Game development presentations - a useful reference

Discussion in 'Rendering Technology and APIs' started by liolio, Sep 16, 2009.

  1. Dictator

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    Star Citizen / Squadron 42 is going to be using some cool self-coliding cloth sim that I thought looked really neat by the way: Presentation on it!
     
  2. MfA

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    If you mean for clothes, I think cloth physics are less a problem than cloth modeling. If you have modeled cloth you can always fall back to letting an offline physics engine fit it to a body and tieing it to a skeleton after all. The modeling will require a major shift in tools and artist mindset.
     
  3. Ike Turner

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    Modeling cloth isn't an issue (and hasn't been for a little while). As most of the industry is using https://www.marvelousdesigner.com for years now. It's mainly a performance budget issue in games and the fact that this generation of consoles are powered by horrible CPUs really set things back in this domain.
    https://80.lv/articles/making-clothes-for-video-games/
    On-topic: good hair rendering is immensely more difficult than cloth BTW.
     
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  4. Jawed

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    I watched some tutorial videos and it's impressive.

    That's the brunt of my point: coarse meshes and low simulation rate. Though layers, collisions, mass, elasticity, friction all seem to be significant points of failure.

    Cloth physics not running on the GPU?

    Agreed, but the failure in clothes is more distracting.

    I found this old thread:

    https://forum.beyond3d.com/threads/...finally-possible-in-a-realistic-manner.60048/
     
  5. Ike Turner

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    Player driven/interactive physics simulation in games is for the most part always CPU based. Non-interactive physics simulations (like particles etc) are often GPU accelerated.
     
  6. Ike Turner

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  7. Ike Turner

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  8. chris1515

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  9. MfA

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    Wonder why they even showed bistro, the temporal stability of raytracing is pathetic even in vanilla.
     
  10. Scott_Arm

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    Very interesting. I don't have a 240hz monitor to test. Only 144hz. It's interesting that this work actually requires 240Hz for good results and falls apart at 60Hz according to the paper.

    So essentially you can reduce the cost of ray tracing per frame very significantly, but only as long as you keep your fps quite high. Typically you can gain quality by lowering your frame rate, but in this situation that no longer bears true, if you're seeking ray tracing quality. You'd just end up having to invest more of your frame budget for ray tracing the lower your fps to get the same quality. Would be very odd in a game for a user to try to balance those considerations. If you're a gamer and your system can't maintain 240Hz because you're gpu limited, then what's your fallback?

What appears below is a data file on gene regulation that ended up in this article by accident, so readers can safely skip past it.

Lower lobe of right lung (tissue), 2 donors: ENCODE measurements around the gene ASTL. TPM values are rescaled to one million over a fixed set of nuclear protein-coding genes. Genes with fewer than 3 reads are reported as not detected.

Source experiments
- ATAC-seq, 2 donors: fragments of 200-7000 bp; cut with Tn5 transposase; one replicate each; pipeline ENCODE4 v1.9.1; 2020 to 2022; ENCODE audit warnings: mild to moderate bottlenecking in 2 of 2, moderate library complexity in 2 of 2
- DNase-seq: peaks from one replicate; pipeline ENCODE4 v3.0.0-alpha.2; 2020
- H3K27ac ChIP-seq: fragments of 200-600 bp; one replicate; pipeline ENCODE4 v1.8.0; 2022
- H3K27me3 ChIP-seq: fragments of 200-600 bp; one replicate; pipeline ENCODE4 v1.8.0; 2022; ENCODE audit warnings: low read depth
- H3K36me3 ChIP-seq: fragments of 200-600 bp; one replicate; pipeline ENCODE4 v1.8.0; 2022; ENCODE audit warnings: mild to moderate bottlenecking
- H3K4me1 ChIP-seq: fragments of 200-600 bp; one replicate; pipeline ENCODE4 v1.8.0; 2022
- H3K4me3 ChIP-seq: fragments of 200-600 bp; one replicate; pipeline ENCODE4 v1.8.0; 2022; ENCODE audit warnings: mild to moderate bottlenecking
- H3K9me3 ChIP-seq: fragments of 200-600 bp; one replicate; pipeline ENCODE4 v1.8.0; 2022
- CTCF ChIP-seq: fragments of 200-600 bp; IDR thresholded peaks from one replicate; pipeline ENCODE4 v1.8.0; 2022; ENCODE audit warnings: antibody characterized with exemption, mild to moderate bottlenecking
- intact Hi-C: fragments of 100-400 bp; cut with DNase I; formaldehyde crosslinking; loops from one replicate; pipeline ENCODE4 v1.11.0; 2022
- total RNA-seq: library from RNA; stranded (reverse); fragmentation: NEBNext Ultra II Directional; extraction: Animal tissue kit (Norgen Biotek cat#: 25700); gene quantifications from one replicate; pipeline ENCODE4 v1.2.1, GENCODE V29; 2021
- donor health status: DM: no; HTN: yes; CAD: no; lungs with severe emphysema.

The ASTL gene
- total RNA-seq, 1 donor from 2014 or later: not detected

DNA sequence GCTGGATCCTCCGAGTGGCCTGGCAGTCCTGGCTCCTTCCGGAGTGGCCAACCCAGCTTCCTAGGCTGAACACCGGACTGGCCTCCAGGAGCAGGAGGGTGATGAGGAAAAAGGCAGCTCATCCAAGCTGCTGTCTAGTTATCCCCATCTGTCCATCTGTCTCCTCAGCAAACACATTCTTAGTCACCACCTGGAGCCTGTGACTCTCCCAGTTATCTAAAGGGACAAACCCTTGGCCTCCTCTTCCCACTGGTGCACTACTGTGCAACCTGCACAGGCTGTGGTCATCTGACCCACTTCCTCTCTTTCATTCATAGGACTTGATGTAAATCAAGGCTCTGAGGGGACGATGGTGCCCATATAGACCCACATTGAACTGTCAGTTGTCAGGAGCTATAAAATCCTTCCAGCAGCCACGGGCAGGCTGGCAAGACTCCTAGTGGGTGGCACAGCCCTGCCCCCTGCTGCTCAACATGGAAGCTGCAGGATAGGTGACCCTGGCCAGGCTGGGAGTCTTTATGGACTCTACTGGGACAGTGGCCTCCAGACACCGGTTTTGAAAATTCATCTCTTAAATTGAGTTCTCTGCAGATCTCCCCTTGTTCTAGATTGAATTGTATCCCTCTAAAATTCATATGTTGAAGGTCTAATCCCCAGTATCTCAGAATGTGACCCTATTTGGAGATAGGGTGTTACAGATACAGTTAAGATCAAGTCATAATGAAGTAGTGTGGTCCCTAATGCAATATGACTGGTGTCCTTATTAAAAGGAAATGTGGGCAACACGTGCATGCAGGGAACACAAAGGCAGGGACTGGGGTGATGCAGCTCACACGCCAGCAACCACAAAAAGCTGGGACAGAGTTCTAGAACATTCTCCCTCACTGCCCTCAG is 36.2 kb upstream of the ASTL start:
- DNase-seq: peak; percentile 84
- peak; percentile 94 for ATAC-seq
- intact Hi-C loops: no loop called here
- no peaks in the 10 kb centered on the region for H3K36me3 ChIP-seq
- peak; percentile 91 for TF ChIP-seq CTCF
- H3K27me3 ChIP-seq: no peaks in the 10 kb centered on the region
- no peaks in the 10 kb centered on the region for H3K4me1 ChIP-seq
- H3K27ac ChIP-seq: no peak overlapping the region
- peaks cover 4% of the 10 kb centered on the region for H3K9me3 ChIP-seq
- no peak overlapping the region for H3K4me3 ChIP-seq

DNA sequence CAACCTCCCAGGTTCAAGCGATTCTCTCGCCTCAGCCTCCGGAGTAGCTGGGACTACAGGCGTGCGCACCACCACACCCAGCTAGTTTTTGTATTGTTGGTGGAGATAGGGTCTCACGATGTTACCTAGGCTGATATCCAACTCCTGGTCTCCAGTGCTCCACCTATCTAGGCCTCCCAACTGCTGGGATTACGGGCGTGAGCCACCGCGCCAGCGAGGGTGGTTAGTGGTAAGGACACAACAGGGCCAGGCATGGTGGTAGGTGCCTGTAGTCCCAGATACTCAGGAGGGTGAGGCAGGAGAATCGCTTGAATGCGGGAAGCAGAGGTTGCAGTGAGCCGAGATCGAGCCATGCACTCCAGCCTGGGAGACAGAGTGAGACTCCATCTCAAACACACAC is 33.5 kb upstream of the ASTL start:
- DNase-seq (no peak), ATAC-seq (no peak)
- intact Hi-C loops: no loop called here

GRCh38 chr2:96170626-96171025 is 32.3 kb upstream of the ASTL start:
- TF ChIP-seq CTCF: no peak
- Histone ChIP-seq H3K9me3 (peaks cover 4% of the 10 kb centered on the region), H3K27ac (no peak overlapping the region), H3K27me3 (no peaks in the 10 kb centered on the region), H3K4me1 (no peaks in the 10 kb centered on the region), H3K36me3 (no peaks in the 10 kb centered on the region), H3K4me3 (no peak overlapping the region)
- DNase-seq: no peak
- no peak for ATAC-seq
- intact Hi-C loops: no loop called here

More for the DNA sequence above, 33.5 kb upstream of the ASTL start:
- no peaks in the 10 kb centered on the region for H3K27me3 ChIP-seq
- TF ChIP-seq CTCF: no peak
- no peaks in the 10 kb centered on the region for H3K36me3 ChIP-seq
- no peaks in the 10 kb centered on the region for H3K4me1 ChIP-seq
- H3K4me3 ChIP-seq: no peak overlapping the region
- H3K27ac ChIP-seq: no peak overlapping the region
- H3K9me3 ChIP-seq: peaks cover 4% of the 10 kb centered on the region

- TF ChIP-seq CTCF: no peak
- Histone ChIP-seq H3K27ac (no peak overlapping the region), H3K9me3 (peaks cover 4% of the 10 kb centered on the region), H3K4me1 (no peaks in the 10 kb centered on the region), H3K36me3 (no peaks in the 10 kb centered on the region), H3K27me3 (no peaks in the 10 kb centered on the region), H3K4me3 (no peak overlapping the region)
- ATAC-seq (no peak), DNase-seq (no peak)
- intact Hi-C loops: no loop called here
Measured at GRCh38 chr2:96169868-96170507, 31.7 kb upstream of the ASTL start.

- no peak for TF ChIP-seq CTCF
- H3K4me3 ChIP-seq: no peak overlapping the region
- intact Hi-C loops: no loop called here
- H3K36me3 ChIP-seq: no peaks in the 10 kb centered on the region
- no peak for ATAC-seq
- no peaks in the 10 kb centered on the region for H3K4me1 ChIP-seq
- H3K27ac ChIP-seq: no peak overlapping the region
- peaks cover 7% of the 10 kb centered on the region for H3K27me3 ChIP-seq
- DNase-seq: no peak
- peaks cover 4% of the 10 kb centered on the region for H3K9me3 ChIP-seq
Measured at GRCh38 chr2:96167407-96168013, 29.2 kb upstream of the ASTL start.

11. milk

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    Interesting idea. Basically they reach framerates high enough that a lot of the temporal filtering actually happens in your eye (and your brain) instead of in the GPU.
    While I think the idea is a little too bold for actual products, it does point out other pardigms that open up once we actually go full RT (secondary AND primary rays). Instead of thinking of rays per frame, devs can think in terms of Rays per second. The bottleneck then is only on animation side, but rendering becomes mostly framerate independent (as long as your temporal accumulation and filtering can stay stay slim). It's an extention of what already is being done with temporally reconstructed checkerboarded buffers (or other sparse sampling techniches that are rasterization-friendly) only that when we let go of rasterization, sparse sampling becomes much cheaper, easy to implement, and more flexible. And once we are there, of course we can also start talking about temporal jittering for high quality MB and actual lense optic simulation based DoF and Bloom which will be relatively more trivial to adopt when sparse stochastic-like sampling + smart reconstruction and denoising already is implemented and a fundamental and robust part of the rendering pipeline.
     
    #451 milk, Jun 12, 2019
    Last edited: Jun 13, 2019
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  12. JoeJ

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    Adding to this:
    Primary rays are not that expensive.
    Deferred shading still possible as usual.

    Conclusion:
    Replace ROPs with RT Cores.

    So instead just adding more and more fixed function crap, remove older crap as well, then there is enough die area for what really matters: Compute Powaaah!!! :D :p :D
     
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  13. milk

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    Right? What a great day that would be. Will be certainly.
     
  14. jlippo

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